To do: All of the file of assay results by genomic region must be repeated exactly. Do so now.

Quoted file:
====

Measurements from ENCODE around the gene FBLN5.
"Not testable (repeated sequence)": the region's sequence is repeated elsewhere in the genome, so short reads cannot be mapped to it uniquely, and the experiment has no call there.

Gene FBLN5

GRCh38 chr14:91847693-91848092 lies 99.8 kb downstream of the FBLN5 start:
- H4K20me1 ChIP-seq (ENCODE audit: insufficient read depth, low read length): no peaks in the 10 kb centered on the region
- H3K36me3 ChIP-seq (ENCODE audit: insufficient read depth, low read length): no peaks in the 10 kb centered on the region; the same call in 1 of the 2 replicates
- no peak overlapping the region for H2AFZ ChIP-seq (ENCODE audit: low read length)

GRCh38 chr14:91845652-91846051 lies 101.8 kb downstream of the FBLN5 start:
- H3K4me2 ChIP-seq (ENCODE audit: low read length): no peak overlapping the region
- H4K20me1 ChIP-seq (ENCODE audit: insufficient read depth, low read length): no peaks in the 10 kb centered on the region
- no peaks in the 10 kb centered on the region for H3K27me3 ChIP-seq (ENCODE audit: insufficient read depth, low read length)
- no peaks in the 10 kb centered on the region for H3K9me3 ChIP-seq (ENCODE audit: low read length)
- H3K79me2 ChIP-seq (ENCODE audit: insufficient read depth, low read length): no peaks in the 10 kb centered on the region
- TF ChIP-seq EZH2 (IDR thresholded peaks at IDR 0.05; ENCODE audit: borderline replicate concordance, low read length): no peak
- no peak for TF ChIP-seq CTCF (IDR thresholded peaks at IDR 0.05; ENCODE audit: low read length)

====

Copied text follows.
Measurements from ENCODE around the gene FBLN5.
"Not testable (repeated sequence)": the region's sequence is repeated elsewhere in the genome, so short reads cannot be mapped to it uniquely, and the experiment has no call there.

Gene FBLN5

GRCh38 chr14:91847693-91848092 lies 99.8 kb downstream of the FBLN5 start:
- H4K20me1 ChIP-seq (ENCODE audit: insufficient read depth, low read length): no peaks in the 10 kb centered on the region
- H3K36me3 ChIP-seq (ENCODE audit: insufficient read depth, low read length): no peaks in the 10 kb centered on the region; the same call in 1 of the 2 replicates
- no peak overlapping the region for H2AFZ ChIP-seq (ENCODE audit: low read length)

GRCh38 chr14:91845652-91846051 lies 101.8 kb downstream of the FBLN5 start:
- H3K4me2 ChIP-seq (ENCODE audit: low read length): no peak overlapping the region
- H4K20me1 ChIP-seq (ENCODE audit: insufficient read depth, low read length): no peaks in the 10 kb centered on the region
- no peaks in the 10 kb centered on the region for H3K27me3 ChIP-seq (ENCODE audit: insufficient read depth, low read length)
- no peaks in the 10 kb centered on the region for H3K9me3 ChIP-seq (ENCODE audit: low read length)
- H3K79me2 ChIP-seq (ENCODE audit: insufficient read depth, low read length): no peaks in the 10 kb centered on the region
- TF ChIP-seq EZH2 (IDR thresholded peaks at IDR 0.05; ENCODE audit: borderline replicate concordance, low read length): no peak
- no peak for TF ChIP-seq CTCF (IDR thresholded peaks at IDR 0.05; ENCODE audit: low read length)